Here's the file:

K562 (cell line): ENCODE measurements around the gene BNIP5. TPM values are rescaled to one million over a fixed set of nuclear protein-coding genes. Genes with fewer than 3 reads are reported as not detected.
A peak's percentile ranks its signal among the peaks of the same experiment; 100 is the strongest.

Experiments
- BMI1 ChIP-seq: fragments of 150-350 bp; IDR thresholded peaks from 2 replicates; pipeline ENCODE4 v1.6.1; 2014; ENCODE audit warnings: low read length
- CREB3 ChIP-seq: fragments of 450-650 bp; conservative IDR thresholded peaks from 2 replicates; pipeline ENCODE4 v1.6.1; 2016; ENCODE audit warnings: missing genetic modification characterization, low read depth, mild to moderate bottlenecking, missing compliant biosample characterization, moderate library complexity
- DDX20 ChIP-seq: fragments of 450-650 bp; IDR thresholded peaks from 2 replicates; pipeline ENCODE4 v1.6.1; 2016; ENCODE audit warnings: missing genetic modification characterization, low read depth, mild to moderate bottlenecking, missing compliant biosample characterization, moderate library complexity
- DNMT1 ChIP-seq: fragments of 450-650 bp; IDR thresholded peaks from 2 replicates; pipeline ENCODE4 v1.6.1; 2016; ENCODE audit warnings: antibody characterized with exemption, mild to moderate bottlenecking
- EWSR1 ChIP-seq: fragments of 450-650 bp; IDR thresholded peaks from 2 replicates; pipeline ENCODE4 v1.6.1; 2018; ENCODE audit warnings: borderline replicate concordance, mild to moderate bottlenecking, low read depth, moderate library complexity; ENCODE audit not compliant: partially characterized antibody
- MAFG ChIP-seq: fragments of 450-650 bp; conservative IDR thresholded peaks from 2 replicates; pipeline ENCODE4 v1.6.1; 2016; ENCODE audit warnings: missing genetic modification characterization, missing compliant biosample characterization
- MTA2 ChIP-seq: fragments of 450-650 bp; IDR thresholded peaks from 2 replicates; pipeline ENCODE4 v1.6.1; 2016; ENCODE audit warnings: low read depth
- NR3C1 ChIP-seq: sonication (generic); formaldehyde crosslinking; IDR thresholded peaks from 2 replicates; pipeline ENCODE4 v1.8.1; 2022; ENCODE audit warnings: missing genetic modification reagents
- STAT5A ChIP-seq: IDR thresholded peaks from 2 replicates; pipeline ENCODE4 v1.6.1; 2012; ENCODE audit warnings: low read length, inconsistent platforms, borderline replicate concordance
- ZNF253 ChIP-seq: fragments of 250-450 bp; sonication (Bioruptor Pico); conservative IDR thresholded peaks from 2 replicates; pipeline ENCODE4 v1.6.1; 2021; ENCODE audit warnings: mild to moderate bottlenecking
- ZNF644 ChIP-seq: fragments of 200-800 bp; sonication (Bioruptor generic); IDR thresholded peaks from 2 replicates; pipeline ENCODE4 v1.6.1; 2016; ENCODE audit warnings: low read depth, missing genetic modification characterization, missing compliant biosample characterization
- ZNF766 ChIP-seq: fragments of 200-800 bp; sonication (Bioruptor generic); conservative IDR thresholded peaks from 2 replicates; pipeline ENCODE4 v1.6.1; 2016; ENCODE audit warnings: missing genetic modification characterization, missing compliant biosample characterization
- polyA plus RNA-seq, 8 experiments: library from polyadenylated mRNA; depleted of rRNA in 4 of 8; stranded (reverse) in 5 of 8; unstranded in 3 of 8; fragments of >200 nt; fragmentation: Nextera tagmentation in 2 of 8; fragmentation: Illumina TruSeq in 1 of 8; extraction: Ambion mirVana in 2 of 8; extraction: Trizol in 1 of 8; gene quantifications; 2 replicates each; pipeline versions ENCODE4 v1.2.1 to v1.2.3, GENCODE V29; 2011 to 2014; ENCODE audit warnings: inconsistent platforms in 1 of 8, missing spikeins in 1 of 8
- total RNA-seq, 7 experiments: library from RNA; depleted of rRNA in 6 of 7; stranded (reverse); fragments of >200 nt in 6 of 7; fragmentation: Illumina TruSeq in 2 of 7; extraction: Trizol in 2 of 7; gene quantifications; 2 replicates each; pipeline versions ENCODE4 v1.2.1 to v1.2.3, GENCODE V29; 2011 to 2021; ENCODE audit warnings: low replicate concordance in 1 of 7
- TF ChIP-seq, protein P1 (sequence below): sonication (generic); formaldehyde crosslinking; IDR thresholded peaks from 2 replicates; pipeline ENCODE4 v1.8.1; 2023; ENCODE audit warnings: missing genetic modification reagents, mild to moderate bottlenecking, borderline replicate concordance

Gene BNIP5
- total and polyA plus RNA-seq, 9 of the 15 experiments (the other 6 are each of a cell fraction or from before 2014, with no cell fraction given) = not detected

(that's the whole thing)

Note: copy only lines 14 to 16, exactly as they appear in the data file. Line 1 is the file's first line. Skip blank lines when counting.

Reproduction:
- ZNF644 ChIP-seq: fragments of 200-800 bp; sonication (Bioruptor generic); IDR thresholded peaks from 2 replicates; pipeline ENCODE4 v1.6.1; 2016; ENCODE audit warnings: low read depth, missing genetic modification characterization, missing compliant biosample characterization
- ZNF766 ChIP-seq: fragments of 200-800 bp; sonication (Bioruptor generic); conservative IDR thresholded peaks from 2 replicates; pipeline ENCODE4 v1.6.1; 2016; ENCODE audit warnings: missing genetic modification characterization, missing compliant biosample characterization
- polyA plus RNA-seq, 8 experiments: library from polyadenylated mRNA; depleted of rRNA in 4 of 8; stranded (reverse) in 5 of 8; unstranded in 3 of 8; fragments of >200 nt; fragmentation: Nextera tagmentation in 2 of 8; fragmentation: Illumina TruSeq in 1 of 8; extraction: Ambion mirVana in 2 of 8; extraction: Trizol in 1 of 8; gene quantifications; 2 replicates each; pipeline versions ENCODE4 v1.2.1 to v1.2.3, GENCODE V29; 2011 to 2014; ENCODE audit warnings: inconsistent platforms in 1 of 8, missing spikeins in 1 of 8